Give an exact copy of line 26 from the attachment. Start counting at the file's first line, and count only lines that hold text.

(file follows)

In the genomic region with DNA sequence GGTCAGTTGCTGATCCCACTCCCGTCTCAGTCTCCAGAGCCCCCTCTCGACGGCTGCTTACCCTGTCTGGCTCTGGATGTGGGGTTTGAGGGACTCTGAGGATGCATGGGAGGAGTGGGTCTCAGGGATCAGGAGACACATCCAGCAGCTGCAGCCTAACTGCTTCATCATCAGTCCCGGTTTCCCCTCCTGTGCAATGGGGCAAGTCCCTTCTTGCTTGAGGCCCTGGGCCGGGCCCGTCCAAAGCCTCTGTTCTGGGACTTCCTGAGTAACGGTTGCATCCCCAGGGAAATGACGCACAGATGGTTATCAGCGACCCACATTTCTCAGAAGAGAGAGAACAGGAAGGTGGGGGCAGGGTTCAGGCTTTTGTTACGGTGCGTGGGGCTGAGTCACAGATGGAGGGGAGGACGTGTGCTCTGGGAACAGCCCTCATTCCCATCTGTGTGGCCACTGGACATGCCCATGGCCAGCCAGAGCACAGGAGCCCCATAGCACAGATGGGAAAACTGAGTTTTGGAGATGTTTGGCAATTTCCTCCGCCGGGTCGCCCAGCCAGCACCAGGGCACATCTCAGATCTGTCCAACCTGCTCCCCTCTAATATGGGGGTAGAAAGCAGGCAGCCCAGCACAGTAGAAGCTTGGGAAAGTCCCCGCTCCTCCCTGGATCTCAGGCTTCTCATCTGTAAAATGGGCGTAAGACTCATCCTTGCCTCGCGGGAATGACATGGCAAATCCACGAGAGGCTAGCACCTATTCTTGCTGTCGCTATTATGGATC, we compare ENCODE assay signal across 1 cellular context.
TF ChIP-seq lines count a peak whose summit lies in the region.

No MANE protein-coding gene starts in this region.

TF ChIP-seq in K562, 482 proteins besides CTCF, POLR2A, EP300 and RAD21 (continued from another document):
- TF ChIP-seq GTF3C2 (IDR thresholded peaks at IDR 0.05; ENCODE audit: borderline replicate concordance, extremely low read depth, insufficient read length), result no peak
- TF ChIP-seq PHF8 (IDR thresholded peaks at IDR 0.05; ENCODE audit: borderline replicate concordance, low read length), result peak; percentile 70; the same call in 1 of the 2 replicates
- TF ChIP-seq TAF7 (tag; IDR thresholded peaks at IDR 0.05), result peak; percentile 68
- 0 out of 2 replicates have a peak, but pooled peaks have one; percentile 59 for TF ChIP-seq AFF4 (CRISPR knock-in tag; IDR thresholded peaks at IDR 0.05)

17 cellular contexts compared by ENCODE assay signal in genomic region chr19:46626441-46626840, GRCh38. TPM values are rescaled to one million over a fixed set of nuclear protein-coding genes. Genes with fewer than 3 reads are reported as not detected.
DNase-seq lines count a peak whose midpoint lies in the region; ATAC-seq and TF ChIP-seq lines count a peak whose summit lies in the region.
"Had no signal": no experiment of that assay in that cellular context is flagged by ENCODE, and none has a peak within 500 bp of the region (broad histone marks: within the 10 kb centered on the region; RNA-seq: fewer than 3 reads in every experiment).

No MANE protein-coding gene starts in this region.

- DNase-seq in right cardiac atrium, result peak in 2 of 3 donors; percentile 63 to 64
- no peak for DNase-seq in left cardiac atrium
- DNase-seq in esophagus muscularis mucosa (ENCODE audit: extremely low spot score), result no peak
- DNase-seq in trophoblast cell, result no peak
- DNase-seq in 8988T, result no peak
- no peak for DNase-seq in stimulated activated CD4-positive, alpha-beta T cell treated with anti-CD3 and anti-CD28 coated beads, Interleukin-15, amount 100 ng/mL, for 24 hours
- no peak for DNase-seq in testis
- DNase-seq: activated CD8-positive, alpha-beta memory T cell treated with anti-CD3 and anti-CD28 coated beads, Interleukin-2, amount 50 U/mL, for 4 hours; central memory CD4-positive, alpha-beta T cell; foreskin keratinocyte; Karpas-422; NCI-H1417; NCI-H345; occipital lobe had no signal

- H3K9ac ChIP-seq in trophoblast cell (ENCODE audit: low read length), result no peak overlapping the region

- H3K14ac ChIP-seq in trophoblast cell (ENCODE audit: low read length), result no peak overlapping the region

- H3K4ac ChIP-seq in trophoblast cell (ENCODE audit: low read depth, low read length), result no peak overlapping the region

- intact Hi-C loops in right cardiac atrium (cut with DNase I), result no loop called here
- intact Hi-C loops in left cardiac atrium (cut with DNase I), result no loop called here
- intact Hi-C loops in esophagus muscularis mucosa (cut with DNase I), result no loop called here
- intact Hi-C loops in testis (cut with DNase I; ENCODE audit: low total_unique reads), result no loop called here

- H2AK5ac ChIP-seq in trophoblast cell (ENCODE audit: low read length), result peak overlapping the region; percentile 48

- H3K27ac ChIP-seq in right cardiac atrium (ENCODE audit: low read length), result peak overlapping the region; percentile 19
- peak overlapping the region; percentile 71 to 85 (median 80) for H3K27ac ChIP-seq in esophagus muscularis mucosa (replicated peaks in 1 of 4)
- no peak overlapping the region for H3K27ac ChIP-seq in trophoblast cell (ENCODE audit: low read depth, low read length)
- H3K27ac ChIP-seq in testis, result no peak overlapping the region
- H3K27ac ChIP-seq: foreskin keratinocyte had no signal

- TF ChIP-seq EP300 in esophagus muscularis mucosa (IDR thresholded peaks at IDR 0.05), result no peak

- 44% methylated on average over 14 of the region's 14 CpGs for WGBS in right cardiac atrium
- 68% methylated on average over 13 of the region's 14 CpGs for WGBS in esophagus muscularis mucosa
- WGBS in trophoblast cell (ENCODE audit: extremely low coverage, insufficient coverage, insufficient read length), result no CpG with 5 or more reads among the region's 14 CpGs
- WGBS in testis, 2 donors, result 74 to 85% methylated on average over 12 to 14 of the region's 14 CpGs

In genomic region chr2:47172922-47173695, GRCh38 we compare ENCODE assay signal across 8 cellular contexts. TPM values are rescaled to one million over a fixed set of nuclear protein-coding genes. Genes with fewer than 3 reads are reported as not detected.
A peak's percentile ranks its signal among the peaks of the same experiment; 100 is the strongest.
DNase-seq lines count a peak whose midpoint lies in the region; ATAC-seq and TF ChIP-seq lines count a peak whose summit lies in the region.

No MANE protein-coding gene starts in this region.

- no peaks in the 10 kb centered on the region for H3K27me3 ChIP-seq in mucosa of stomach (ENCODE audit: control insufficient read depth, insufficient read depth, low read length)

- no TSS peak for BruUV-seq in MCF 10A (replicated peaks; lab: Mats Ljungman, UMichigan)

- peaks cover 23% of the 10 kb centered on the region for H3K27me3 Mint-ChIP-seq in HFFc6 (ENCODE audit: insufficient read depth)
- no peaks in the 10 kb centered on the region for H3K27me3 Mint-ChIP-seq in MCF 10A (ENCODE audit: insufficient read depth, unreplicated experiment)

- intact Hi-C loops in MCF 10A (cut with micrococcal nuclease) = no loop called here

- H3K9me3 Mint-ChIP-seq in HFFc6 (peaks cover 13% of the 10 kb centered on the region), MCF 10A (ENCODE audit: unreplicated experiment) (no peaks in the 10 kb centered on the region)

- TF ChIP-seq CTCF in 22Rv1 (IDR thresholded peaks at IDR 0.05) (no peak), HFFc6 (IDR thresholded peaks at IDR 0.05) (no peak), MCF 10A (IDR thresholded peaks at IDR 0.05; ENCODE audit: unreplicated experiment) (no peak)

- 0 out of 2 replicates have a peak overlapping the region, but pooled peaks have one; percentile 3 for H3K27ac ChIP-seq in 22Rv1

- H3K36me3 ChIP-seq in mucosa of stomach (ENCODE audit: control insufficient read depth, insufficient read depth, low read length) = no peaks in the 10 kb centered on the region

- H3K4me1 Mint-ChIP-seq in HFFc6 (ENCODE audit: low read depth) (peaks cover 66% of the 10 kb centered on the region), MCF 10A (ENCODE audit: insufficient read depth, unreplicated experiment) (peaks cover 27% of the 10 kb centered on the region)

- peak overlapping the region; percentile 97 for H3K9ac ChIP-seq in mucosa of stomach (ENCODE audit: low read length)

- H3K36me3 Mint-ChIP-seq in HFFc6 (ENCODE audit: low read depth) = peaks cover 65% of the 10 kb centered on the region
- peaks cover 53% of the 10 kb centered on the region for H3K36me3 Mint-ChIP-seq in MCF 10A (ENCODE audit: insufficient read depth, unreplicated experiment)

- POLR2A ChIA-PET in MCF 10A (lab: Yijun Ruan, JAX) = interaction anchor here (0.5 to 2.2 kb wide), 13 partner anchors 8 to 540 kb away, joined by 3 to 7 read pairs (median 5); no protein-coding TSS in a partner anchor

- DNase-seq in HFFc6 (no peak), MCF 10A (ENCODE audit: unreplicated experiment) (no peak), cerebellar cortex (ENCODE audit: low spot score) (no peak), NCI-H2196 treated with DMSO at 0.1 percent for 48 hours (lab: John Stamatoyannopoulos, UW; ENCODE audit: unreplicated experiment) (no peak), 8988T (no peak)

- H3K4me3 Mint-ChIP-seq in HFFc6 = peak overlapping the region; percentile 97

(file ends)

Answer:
- intact Hi-C loops in esophagus muscularis mucosa (cut with DNase I), result no loop called here